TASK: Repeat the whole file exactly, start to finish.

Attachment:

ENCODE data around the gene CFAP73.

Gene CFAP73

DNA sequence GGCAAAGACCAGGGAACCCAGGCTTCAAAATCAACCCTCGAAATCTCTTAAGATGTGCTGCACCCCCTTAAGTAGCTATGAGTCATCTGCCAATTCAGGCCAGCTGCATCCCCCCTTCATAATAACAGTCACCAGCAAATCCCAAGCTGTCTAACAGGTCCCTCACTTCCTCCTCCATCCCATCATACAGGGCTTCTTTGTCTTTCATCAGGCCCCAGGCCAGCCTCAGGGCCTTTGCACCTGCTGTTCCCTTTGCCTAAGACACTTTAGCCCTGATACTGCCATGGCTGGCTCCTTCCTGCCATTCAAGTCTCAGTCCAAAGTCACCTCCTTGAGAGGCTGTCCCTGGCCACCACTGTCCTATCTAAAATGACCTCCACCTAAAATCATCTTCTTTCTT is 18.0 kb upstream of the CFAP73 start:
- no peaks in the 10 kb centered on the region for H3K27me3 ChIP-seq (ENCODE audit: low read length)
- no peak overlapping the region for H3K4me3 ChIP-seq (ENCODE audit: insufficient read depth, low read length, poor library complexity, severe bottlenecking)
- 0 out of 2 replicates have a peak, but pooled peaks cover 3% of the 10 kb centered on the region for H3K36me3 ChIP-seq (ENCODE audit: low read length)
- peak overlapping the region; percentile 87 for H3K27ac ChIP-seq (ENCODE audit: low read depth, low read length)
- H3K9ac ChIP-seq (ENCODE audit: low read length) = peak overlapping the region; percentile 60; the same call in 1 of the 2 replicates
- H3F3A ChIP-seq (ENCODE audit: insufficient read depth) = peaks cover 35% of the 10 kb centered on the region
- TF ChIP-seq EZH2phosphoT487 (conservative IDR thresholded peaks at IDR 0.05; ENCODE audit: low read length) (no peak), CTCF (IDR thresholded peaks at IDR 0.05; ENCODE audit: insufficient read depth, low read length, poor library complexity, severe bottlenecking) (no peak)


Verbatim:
ENCODE data around the gene CFAP73.

Gene CFAP73

DNA sequence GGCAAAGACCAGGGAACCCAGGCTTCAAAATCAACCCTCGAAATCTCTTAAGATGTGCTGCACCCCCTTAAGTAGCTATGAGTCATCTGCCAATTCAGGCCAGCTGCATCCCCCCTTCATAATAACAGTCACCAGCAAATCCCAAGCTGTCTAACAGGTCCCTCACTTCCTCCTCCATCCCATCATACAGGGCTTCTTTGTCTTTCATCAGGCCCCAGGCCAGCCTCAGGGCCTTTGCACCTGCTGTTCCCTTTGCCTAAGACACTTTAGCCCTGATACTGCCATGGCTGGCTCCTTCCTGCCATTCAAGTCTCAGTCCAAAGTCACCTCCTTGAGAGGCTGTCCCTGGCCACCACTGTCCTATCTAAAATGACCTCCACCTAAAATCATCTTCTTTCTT is 18.0 kb upstream of the CFAP73 start:
- no peaks in the 10 kb centered on the region for H3K27me3 ChIP-seq (ENCODE audit: low read length)
- no peak overlapping the region for H3K4me3 ChIP-seq (ENCODE audit: insufficient read depth, low read length, poor library complexity, severe bottlenecking)
- 0 out of 2 replicates have a peak, but pooled peaks cover 3% of the 10 kb centered on the region for H3K36me3 ChIP-seq (ENCODE audit: low read length)
- peak overlapping the region; percentile 87 for H3K27ac ChIP-seq (ENCODE audit: low read depth, low read length)
- H3K9ac ChIP-seq (ENCODE audit: low read length) = peak overlapping the region; percentile 60; the same call in 1 of the 2 replicates
- H3F3A ChIP-seq (ENCODE audit: insufficient read depth) = peaks cover 35% of the 10 kb centered on the region
- TF ChIP-seq EZH2phosphoT487 (conservative IDR thresholded peaks at IDR 0.05; ENCODE audit: low read length) (no peak), CTCF (IDR thresholded peaks at IDR 0.05; ENCODE audit: insufficient read depth, low read length, poor library complexity, severe bottlenecking) (no peak)